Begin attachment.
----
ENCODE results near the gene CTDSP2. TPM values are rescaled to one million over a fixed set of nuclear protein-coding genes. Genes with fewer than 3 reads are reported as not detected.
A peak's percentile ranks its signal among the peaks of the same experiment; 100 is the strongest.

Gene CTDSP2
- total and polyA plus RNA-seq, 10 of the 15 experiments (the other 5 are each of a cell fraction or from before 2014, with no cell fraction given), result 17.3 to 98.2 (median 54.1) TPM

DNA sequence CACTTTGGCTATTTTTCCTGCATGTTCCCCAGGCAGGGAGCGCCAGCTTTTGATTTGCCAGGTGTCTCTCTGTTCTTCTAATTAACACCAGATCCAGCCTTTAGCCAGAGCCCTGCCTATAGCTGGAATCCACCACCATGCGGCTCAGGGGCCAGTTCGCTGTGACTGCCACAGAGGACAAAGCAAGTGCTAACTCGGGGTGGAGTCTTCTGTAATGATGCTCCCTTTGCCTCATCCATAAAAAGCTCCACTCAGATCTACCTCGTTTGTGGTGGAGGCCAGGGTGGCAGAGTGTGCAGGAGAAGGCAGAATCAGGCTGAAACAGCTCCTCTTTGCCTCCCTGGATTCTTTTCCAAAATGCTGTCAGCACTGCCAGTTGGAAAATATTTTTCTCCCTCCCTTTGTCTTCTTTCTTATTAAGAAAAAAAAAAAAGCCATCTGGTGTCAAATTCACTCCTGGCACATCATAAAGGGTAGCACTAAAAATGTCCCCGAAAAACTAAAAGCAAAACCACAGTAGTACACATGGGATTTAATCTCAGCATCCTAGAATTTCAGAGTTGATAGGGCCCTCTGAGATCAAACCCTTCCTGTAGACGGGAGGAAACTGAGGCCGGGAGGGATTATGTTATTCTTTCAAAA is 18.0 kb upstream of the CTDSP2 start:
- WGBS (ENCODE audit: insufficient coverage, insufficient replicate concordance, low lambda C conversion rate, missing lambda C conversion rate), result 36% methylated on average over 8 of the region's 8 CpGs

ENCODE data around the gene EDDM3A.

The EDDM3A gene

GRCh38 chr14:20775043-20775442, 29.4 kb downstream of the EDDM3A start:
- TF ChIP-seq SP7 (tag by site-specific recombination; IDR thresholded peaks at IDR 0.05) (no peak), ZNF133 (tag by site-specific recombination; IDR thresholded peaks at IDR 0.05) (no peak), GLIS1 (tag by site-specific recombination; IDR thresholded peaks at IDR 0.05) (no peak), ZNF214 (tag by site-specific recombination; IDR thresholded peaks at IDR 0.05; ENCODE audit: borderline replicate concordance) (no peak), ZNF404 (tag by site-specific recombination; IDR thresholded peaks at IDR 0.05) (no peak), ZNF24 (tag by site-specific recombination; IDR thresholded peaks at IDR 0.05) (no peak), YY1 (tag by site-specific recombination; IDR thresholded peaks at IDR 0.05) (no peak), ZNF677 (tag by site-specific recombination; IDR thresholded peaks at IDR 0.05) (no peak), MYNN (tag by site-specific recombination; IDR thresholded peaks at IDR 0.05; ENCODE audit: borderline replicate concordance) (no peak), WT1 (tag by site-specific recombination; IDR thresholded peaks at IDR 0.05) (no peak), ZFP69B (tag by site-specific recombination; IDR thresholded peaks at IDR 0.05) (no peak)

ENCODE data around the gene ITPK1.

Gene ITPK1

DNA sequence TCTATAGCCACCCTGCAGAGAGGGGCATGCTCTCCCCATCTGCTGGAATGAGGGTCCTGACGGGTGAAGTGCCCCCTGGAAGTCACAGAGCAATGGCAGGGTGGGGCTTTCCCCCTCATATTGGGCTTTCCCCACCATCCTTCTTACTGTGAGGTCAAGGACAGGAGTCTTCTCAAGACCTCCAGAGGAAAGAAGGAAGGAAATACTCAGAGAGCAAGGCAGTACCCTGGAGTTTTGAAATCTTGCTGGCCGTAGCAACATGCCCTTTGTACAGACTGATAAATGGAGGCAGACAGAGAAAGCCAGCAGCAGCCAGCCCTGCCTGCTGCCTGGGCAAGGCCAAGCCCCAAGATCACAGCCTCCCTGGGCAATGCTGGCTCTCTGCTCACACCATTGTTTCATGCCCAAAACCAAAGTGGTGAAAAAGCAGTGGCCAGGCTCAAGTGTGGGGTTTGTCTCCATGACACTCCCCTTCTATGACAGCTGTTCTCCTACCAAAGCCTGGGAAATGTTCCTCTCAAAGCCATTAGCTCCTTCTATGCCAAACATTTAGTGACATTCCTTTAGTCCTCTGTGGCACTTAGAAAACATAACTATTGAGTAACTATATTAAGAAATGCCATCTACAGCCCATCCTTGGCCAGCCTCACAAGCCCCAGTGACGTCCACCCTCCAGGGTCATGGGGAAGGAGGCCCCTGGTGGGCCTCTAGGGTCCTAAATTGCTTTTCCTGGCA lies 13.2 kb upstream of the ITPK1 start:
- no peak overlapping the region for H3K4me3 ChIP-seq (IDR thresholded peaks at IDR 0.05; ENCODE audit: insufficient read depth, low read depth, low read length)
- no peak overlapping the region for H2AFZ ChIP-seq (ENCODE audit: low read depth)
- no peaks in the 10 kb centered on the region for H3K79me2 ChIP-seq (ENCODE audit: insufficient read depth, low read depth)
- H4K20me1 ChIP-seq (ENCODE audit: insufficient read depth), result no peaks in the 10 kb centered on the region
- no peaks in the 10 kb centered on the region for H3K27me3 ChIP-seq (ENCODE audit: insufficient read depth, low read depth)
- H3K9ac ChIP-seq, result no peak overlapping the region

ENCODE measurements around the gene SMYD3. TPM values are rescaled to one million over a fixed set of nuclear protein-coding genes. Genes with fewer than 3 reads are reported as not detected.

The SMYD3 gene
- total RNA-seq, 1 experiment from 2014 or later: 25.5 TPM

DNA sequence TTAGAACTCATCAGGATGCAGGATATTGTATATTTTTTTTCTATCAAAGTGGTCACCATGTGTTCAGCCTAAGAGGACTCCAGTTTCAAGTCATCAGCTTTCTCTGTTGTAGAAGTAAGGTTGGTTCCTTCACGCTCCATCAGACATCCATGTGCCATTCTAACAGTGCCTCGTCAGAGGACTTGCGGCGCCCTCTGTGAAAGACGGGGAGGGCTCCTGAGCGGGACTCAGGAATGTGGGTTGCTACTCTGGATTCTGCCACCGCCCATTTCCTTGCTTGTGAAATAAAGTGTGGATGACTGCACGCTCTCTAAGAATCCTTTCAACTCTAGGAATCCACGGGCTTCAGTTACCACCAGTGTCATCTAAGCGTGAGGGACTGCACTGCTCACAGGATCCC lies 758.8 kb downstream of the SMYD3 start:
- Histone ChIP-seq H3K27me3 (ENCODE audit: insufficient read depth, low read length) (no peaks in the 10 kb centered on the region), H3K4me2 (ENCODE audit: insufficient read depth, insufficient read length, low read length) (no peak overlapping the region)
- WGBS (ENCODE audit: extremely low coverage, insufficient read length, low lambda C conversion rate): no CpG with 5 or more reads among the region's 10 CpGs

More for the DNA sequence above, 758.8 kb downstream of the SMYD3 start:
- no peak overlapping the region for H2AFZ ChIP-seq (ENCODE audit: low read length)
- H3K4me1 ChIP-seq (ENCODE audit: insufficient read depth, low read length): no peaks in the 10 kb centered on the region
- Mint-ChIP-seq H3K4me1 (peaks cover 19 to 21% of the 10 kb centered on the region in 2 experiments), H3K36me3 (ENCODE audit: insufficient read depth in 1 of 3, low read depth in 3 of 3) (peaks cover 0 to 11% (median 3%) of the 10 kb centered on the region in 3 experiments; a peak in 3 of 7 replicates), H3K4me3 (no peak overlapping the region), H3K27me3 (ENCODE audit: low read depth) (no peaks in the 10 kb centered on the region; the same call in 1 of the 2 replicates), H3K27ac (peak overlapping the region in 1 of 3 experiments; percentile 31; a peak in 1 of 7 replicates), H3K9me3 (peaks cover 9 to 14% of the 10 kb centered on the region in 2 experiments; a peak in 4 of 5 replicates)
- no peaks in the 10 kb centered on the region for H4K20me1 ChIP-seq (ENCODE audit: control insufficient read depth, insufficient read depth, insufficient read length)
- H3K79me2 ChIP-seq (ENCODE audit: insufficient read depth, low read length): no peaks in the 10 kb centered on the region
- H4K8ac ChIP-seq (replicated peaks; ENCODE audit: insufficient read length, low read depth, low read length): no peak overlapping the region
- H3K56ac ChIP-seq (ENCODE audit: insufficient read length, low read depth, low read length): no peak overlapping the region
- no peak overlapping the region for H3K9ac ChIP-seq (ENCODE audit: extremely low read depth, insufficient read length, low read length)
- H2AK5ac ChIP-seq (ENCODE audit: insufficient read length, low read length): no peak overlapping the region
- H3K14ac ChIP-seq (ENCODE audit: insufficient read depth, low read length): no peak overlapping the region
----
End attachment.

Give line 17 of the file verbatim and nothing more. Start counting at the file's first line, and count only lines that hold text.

- H4K20me1 ChIP-seq (ENCODE audit: insufficient read depth), result no peaks in the 10 kb centered on the region